Which gets us to Smalley's ballsy attitude. I like to think I can go after peak-oil optimists like Michael Lynch with just a dose of the courage that Smalley has mustered up the last few years. It helps to have a BS detector highly tuned thanks to witnessing the way top scientists have operated over the years.

Specifically, I called Lynch on his assertion of having an oil depletion model published in a "refereed" journal.
9. A simple supply model (and its shortcomings)
In theory, a bottom-up, microeconomic supply model can be developed with clear-cut dependent and explanatory variables: Price (or revenue) leads to exploration expenditures and thus drilling, which cause discoveries, discoveries are developed into capacity which is produced. Various factors such as cost and depletion modify the outcomes, but in theory, all of these would be amenable to simple econometric modeling (see Table 1). However, such a model has proved impossible to construct for a variety of reasons. -- "The Quarterly Review of Economics and Finance", 2002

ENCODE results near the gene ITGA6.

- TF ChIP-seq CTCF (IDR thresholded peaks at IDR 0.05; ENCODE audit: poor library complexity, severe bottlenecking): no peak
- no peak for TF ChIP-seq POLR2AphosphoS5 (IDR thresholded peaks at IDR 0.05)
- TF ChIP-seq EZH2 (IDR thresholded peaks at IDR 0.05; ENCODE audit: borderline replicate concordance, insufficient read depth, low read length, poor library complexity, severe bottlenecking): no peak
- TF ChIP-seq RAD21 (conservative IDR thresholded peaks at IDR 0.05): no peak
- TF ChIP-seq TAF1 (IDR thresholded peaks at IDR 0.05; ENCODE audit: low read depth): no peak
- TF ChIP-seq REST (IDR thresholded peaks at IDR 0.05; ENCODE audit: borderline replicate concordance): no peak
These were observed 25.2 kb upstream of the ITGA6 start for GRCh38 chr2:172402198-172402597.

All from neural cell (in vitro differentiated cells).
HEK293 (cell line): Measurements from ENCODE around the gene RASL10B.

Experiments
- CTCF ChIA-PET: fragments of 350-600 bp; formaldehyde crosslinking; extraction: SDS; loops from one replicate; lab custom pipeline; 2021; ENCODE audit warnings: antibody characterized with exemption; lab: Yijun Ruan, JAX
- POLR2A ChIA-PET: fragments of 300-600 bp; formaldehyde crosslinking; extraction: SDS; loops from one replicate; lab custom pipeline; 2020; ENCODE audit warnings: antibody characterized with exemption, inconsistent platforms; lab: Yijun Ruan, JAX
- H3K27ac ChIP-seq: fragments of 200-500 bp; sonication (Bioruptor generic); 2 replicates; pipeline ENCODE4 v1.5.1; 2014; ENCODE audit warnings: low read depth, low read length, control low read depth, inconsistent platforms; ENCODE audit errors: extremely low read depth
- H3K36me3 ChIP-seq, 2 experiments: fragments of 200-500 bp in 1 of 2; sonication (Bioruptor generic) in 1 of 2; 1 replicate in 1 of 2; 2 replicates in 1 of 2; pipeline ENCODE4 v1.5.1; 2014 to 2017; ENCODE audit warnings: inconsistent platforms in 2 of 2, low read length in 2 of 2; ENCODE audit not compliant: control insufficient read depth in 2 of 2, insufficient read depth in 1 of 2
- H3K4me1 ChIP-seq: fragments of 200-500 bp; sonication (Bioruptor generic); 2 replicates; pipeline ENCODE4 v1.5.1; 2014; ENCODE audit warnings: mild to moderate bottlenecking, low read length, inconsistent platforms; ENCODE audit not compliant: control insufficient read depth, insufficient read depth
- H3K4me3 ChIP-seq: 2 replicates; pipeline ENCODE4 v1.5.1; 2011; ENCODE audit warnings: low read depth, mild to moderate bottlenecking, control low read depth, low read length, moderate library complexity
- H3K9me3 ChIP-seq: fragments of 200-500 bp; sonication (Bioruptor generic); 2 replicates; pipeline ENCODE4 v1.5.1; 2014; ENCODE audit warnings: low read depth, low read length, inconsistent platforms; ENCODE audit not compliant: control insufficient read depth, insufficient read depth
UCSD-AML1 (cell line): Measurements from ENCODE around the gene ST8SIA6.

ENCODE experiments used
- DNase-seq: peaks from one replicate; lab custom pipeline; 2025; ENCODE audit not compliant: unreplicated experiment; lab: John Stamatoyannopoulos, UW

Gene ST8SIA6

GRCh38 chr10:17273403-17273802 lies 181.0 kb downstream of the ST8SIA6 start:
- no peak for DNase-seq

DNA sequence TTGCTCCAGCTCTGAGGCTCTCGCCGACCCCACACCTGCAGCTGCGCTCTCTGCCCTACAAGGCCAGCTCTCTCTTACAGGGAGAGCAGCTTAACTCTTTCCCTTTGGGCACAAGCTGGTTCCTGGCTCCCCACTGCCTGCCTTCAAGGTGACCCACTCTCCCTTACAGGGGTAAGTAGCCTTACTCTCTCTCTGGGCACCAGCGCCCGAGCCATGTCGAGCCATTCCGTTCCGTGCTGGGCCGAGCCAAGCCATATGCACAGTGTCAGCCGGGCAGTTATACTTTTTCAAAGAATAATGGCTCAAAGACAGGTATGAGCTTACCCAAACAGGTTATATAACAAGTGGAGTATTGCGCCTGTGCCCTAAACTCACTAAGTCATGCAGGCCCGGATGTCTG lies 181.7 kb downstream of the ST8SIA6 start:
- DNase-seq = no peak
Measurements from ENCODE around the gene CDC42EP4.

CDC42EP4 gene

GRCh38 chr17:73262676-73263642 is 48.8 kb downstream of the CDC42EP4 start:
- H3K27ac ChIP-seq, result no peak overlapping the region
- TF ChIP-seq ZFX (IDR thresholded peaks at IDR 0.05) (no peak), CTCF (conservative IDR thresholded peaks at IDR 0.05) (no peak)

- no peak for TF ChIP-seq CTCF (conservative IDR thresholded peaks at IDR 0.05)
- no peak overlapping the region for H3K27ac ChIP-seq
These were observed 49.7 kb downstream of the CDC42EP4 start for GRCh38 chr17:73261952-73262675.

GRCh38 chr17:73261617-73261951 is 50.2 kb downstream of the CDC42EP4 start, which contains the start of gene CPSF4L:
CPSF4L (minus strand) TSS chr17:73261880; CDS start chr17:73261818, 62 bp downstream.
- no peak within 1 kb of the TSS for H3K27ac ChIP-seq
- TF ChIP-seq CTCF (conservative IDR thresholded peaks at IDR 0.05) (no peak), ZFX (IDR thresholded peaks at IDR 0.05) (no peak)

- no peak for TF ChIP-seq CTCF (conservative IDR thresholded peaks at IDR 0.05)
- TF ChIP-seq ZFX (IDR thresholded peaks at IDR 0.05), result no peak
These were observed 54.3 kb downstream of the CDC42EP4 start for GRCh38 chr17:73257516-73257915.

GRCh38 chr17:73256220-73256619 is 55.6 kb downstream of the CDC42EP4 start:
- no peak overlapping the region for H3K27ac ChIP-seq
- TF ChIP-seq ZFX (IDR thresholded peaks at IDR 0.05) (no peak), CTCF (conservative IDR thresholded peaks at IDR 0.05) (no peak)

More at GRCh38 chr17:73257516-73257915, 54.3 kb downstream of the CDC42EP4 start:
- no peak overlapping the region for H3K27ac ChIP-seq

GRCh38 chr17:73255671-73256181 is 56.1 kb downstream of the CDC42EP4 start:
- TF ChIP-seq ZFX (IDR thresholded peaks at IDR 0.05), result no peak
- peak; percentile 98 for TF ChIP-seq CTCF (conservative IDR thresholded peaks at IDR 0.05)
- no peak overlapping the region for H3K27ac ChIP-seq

Which clearly shows that he has no model. And then I learn the fact that his journal article came from a "boutique" publication that had a lifetime of a few years. Sure enough, it seemed to stop publishing in the year his article came out. Somebody has to stop Lynch from preaching this crap. But who will do it?

While in graduate school, I worked with a post-doc who got his Physics PhD from Rice U. Although he didn't work with Smalley directly, I remember him telling me how arrogantly Smalley acted as a research colleague and intimidating presence. In retrospect, I think this attitude had more to do with taking the research by the balls if you want to make your point, or at least make any progress.